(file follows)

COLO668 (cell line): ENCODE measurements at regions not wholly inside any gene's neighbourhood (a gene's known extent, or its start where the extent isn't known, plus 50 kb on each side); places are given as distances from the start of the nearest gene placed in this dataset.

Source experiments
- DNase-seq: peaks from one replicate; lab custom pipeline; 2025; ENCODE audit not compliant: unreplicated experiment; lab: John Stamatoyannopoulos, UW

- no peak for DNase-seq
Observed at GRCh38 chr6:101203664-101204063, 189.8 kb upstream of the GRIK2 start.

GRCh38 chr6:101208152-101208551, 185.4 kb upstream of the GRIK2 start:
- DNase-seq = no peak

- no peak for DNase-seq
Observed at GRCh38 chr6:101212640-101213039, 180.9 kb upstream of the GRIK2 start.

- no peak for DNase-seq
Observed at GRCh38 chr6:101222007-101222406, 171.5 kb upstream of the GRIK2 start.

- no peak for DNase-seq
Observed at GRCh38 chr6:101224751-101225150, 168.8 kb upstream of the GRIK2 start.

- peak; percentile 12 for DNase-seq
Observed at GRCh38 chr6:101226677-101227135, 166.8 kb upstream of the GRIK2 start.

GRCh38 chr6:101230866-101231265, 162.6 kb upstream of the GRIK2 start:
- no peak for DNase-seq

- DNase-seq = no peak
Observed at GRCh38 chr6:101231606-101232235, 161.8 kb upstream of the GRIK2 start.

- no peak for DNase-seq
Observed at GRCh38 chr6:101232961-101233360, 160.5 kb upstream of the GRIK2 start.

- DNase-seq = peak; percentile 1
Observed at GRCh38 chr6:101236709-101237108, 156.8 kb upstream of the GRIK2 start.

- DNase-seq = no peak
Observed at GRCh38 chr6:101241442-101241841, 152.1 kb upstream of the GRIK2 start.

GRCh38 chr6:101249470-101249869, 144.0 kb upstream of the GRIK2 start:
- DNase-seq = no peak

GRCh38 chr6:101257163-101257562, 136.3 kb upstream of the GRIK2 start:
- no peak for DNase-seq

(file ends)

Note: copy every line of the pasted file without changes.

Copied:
COLO668 (cell line): ENCODE measurements at regions not wholly inside any gene's neighbourhood (a gene's known extent, or its start where the extent isn't known, plus 50 kb on each side); places are given as distances from the start of the nearest gene placed in this dataset.

Source experiments
- DNase-seq: peaks from one replicate; lab custom pipeline; 2025; ENCODE audit not compliant: unreplicated experiment; lab: John Stamatoyannopoulos, UW

- no peak for DNase-seq
Observed at GRCh38 chr6:101203664-101204063, 189.8 kb upstream of the GRIK2 start.

GRCh38 chr6:101208152-101208551, 185.4 kb upstream of the GRIK2 start:
- DNase-seq = no peak

- no peak for DNase-seq
Observed at GRCh38 chr6:101212640-101213039, 180.9 kb upstream of the GRIK2 start.

- no peak for DNase-seq
Observed at GRCh38 chr6:101222007-101222406, 171.5 kb upstream of the GRIK2 start.

- no peak for DNase-seq
Observed at GRCh38 chr6:101224751-101225150, 168.8 kb upstream of the GRIK2 start.

- peak; percentile 12 for DNase-seq
Observed at GRCh38 chr6:101226677-101227135, 166.8 kb upstream of the GRIK2 start.

GRCh38 chr6:101230866-101231265, 162.6 kb upstream of the GRIK2 start:
- no peak for DNase-seq

- DNase-seq = no peak
Observed at GRCh38 chr6:101231606-101232235, 161.8 kb upstream of the GRIK2 start.

- no peak for DNase-seq
Observed at GRCh38 chr6:101232961-101233360, 160.5 kb upstream of the GRIK2 start.

- DNase-seq = peak; percentile 1
Observed at GRCh38 chr6:101236709-101237108, 156.8 kb upstream of the GRIK2 start.

- DNase-seq = no peak
Observed at GRCh38 chr6:101241442-101241841, 152.1 kb upstream of the GRIK2 start.

GRCh38 chr6:101249470-101249869, 144.0 kb upstream of the GRIK2 start:
- DNase-seq = no peak

GRCh38 chr6:101257163-101257562, 136.3 kb upstream of the GRIK2 start:
- no peak for DNase-seq